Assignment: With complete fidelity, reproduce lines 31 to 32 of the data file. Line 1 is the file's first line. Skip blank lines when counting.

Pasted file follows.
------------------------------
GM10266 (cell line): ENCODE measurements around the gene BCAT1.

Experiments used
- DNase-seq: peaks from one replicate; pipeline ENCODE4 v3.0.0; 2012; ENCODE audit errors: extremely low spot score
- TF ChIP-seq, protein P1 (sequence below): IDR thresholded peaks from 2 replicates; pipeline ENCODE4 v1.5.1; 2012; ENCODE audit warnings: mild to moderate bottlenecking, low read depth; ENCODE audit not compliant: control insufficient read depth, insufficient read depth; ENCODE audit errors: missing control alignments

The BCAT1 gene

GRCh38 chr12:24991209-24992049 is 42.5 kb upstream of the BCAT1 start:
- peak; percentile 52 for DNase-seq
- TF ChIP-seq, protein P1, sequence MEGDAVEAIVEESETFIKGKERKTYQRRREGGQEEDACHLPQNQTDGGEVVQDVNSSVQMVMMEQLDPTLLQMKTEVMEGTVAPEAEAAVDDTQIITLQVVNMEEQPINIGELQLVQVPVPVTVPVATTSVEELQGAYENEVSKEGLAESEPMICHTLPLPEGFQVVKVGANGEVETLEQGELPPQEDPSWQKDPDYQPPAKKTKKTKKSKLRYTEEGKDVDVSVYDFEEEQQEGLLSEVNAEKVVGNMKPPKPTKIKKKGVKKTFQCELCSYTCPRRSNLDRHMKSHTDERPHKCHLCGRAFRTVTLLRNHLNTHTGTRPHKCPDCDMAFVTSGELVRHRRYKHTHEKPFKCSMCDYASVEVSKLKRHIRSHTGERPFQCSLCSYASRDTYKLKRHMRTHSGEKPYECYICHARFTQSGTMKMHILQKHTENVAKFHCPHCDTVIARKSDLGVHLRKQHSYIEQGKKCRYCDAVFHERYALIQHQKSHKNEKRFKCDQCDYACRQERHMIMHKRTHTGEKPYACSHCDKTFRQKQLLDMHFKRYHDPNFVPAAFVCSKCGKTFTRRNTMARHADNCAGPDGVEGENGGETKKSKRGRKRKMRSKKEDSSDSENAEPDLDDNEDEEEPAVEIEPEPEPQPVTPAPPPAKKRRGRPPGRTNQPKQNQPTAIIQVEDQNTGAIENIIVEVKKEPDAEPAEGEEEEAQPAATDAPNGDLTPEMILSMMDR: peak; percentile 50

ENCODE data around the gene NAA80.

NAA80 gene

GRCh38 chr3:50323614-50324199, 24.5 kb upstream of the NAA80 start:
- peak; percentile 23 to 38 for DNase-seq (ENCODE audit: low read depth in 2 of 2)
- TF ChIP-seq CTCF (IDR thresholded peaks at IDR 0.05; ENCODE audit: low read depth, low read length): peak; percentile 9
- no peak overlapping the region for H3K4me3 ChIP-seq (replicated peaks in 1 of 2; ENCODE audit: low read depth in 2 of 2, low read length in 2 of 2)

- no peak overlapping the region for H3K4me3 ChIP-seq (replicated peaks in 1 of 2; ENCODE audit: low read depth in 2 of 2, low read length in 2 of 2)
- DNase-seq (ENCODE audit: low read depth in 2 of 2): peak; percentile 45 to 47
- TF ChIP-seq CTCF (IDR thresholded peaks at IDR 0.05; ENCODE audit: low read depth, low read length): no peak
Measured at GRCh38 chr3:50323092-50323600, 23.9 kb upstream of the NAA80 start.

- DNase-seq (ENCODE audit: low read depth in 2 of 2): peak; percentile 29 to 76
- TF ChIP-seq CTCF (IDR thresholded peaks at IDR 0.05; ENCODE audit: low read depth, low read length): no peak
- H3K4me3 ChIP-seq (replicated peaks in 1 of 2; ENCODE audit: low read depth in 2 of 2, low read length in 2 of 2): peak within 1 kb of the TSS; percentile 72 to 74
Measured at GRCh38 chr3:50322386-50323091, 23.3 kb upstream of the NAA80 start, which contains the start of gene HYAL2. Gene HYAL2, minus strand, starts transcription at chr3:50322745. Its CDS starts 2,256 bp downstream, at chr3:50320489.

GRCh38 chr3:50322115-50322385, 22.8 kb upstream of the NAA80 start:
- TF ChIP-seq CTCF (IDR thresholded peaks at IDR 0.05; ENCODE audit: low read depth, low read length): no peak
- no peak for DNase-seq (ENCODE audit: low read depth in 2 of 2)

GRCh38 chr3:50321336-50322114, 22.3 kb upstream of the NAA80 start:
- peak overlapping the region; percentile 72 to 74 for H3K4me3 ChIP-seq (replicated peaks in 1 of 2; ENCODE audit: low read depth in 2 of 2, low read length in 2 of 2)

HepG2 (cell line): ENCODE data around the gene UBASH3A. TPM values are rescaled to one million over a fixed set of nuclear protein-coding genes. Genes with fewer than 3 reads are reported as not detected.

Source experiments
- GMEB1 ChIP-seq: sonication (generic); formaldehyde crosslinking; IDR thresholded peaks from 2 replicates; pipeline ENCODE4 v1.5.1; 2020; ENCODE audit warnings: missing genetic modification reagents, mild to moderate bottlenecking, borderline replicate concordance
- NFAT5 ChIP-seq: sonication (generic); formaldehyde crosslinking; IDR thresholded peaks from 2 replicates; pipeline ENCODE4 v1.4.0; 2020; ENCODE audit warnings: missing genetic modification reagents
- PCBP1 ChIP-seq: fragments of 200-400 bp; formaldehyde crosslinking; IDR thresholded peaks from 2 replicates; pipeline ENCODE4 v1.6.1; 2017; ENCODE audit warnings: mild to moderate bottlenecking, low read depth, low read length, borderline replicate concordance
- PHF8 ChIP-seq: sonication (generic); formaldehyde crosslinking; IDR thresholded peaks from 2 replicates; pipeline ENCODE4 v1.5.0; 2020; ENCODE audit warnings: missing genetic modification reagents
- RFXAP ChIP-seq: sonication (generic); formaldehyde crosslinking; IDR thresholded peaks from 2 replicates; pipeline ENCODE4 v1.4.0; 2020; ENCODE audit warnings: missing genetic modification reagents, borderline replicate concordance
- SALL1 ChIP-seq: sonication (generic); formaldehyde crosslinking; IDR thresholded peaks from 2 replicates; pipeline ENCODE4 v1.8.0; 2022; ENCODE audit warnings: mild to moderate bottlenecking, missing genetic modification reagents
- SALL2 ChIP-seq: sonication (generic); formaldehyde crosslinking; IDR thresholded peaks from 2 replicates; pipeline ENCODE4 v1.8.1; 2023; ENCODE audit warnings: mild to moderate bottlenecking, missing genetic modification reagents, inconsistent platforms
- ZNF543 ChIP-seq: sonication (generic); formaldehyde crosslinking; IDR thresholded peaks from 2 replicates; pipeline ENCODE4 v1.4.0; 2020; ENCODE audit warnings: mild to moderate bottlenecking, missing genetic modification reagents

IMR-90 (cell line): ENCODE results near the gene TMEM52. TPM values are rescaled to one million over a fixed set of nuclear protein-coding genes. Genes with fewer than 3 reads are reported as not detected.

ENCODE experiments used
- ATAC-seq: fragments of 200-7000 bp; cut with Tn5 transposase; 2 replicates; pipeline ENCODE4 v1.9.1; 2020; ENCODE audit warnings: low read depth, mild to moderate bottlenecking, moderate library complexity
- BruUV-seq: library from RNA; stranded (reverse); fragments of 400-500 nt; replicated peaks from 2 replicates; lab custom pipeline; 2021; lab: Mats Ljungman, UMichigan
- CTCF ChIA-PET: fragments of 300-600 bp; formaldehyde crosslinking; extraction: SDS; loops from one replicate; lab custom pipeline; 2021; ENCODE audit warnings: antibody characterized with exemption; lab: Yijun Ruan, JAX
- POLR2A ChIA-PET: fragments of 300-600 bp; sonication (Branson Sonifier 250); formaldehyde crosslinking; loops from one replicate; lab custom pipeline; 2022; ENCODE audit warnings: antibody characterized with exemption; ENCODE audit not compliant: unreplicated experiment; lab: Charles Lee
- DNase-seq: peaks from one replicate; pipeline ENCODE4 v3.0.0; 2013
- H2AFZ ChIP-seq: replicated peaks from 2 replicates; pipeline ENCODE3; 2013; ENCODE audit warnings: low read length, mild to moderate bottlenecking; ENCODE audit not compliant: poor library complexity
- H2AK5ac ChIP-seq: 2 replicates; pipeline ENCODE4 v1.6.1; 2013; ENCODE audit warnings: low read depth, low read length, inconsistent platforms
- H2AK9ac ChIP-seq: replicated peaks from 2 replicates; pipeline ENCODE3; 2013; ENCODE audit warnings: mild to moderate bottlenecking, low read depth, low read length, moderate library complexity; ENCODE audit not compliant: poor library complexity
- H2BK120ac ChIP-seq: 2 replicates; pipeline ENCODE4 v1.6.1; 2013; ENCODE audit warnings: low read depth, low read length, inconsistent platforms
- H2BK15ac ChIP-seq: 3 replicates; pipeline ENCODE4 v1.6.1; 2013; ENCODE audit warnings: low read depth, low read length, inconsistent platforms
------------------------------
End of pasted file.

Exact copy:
- NFAT5 ChIP-seq: sonication (generic); formaldehyde crosslinking; IDR thresholded peaks from 2 replicates; pipeline ENCODE4 v1.4.0; 2020; ENCODE audit warnings: missing genetic modification reagents
- PCBP1 ChIP-seq: fragments of 200-400 bp; formaldehyde crosslinking; IDR thresholded peaks from 2 replicates; pipeline ENCODE4 v1.6.1; 2017; ENCODE audit warnings: mild to moderate bottlenecking, low read depth, low read length, borderline replicate concordance